What does ‘heritage’ mean in the twenty-first century? Traditional ideas of heritage involve places where objects, landscapes, people and ideas are venerated and reproduced over time as an inheritance for future generations. To speak of heritage is to speak of a relationship between the past, the present and the future. However, it is a past recreated for economic gain, hence sectors such as culinary tourism, ecotourism, cultural tourism and film tourism have employed the heritage label to attract visitors.
This interdisciplinary book furthers understanding on how heritage is socially constructed, interpreted and experienced within different geographic and cultural contexts, in both Western and non-Western settings. Subjects discussed include Welsh linguistic heritage, tango, mushroom tourism, Turkish coffee, literary tourism and the techniques employed to construct tourist accommodation. By focusing upon heritage creation in the context of tourism, the book moves beyond traditional debates about ‘authentic heritage’ to focus on how something becomes heritage for use in the present.
This timely volume will be of interest to students and researchers in tourism, heritage studies, geography, museum studies and cultural studies.
Table of Contents
1 Heritage for tourism: creating a link between the past and the present Catherine Palmer and Jacqueline Tivers 2 Creating a destination through language: Welsh linguistic heritage in Patagonia Kimberly Berg 3 Performing national identity in heritage tourism: observations from Catalonia Venetia Johannes 4 Heritage defined and maintained through conflict re-enactments: the Estonian Museum of Occupations and the Forest Brothers Bunker Brent Mckenzie 5 Constructing heritage, shaping tourism: Festivals and local heritage governance at Hampi World Heritage Site, Karnataka, India Krupa Rajangam 6 Creating heritage for cruise tourists Jacqueline Tivers 7 `It's tango!': communicating intangible cultural heritage for the dance tourist Jonathan Skinner 8 Holmes as heritage: readers, tourism and the making of Sherlock Holmes's England David Mclaughlin 9 Creating heritage for tourism: `consuming history,' `prosthetic memories' and the popularisation of a folk hero's story Michael Fagence 10 Creating (extra)ordinary heritage through film-induced tourism: the case of Dubrovnik and Game of Thrones Tina Segota 11 Amachan: the creation of heritage tourism landscapes in Japan after the 2011 triple disaster Duccio Gasparri and Annaclaudia Martini 12 Bedrock, metropolis and Indigenous heritage: rendering `The Rocks' invisible Felicity Picken, Hayley Saul and Emma Waterton 13 Between the cliffs and the sea: St Kilda and heritage from afar George S. Jaramillo and Alan Hooper 14 Made in China: creating heritage through tourist souvenirs Penny Grennan 15 Creative practices of local entrepreneurs reinventing built heritage Giovanna Bertella and Maurizio Droli 16 Co-creating a heritage hotel for a new identity Philip Feifan Xie and William Ling Shi 17 Turkish coffee: from intangible cultural heritage to created tourist experience Ilkay Tas Gursoy 18 The reinvention of crab fishing as a local heritage tourism attraction in Northeast Brazil Claudio Milano 19 Creating biocultural heritage for tourism: the case of mycological tourism in central Mexico Humberto Thome-Ortiz 20 (Re)creating natural heritage in New Zealand: biodiversity conservation and tourism development Guojie Zhang, James Higham and Julia Nina Albrecht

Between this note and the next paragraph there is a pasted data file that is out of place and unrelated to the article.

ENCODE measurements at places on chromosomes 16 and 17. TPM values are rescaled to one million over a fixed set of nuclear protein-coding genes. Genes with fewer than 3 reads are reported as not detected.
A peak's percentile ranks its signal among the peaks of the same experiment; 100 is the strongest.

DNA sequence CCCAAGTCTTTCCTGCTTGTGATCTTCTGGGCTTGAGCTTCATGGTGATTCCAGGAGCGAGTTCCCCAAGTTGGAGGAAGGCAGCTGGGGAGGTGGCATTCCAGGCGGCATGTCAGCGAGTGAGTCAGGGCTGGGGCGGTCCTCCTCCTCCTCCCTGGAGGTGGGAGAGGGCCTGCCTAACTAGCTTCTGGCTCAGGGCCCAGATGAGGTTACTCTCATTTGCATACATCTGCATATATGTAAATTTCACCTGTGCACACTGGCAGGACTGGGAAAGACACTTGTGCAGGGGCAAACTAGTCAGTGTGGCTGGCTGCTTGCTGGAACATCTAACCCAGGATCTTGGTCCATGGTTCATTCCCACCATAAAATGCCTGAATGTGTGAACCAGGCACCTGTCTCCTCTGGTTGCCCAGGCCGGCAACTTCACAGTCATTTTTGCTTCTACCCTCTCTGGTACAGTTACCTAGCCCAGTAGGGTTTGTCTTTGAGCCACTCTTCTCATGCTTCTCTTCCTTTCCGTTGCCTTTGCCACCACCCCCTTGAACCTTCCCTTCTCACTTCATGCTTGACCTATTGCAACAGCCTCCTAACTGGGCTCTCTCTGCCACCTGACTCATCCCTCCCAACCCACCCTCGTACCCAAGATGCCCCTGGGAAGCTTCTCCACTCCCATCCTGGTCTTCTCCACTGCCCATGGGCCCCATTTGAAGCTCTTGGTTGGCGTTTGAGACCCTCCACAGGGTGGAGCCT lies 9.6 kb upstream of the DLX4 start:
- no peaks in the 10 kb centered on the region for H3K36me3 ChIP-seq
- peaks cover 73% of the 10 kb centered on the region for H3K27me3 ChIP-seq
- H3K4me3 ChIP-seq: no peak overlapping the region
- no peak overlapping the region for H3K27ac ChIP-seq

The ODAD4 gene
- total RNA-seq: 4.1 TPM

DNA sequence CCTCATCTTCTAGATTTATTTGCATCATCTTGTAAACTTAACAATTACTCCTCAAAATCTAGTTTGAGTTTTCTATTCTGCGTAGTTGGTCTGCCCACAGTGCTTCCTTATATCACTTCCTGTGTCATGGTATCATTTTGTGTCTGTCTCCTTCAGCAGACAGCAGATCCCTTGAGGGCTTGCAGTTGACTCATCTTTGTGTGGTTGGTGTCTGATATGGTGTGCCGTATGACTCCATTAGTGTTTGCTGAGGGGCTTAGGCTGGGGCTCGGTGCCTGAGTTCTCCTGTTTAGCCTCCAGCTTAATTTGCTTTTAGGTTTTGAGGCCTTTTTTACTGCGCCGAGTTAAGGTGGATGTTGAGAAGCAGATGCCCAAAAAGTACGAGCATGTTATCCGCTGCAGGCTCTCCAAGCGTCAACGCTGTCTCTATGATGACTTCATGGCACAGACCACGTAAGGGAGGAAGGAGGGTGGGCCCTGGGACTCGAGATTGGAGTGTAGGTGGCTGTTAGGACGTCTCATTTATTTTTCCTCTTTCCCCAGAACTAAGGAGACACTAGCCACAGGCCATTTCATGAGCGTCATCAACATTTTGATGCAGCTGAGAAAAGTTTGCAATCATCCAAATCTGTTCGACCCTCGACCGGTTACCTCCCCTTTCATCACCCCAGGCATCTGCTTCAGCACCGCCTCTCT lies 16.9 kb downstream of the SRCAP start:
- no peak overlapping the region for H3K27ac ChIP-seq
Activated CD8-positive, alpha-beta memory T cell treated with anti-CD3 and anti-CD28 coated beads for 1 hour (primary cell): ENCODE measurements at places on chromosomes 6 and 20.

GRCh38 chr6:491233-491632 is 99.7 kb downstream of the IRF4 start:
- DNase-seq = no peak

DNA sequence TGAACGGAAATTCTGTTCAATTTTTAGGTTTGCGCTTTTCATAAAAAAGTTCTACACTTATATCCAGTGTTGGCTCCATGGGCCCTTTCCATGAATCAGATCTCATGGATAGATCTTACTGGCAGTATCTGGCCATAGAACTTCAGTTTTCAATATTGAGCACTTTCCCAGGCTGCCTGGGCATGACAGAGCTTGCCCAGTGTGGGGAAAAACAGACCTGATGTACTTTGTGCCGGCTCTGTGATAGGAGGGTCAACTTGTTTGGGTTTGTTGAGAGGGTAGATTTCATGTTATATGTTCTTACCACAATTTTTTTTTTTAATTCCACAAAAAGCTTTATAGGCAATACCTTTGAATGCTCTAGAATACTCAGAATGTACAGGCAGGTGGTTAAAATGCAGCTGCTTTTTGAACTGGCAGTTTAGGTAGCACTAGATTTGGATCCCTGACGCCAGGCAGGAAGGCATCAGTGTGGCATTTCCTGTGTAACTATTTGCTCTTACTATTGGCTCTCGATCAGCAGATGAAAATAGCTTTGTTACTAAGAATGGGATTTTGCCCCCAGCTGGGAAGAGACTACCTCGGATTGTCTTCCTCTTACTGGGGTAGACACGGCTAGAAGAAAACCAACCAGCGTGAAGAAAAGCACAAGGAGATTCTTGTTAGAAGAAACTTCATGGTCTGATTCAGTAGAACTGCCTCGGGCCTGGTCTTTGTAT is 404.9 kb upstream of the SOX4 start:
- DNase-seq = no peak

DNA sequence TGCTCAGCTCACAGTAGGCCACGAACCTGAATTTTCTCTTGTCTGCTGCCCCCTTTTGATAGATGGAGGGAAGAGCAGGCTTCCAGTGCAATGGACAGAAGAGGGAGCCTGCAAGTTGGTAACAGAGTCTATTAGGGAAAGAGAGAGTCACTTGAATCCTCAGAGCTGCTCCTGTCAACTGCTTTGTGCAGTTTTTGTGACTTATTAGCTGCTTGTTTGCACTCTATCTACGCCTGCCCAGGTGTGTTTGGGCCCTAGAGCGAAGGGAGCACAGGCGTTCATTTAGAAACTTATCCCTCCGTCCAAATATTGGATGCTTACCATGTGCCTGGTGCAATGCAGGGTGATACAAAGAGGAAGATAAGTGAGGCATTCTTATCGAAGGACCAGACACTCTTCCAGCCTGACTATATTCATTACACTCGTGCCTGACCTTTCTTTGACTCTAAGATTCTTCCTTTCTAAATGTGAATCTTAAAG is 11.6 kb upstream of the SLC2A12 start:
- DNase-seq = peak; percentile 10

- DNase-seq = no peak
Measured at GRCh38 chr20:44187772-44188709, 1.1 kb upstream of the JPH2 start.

Catherine Palmer, PhD, is an anthropologist, University of Brighton, UK, and a Fellow of the Royal Anthropological Institute. Her research focuses on identity, heritage and materiality; post-conflict/memorial landscapes; embodiment, tourism; and the coast/seaside. She is the joint book series editor for ‘Routledge Advances in Tourism Anthropology’ (with Jo-Anne Lester), and the author of the 2018 Routledge monograph Being and Dwelling Through Tourism: An Anthropological Perspective. She is the editor of Tourism Research Methods: Integrating Theory and Practice (with Pete Burns and Brent Ritchie) and Tourism and Visual Culture: Volume 1 Theories and Concepts (with Pete Burns and Jo-Anne Lester).
Jacqueline Tivers, PhD, is an honorary research associate in geography at Oxford Brookes University, UK, and a previous Chair of the Geography of Leisure and Tourism Research Group of the Royal Geographical Society–Institute of British Geographers. She has published several books, contributions to edited collections, and journal articles during her long career as a lecturer and researcher in geography. She is joint editor (with Tijana Rakic) of Narratives of Travel and Tourism, a previously published book within the ‘Geographies of Leisure and Tourism Research Group (GLTRG)’ series.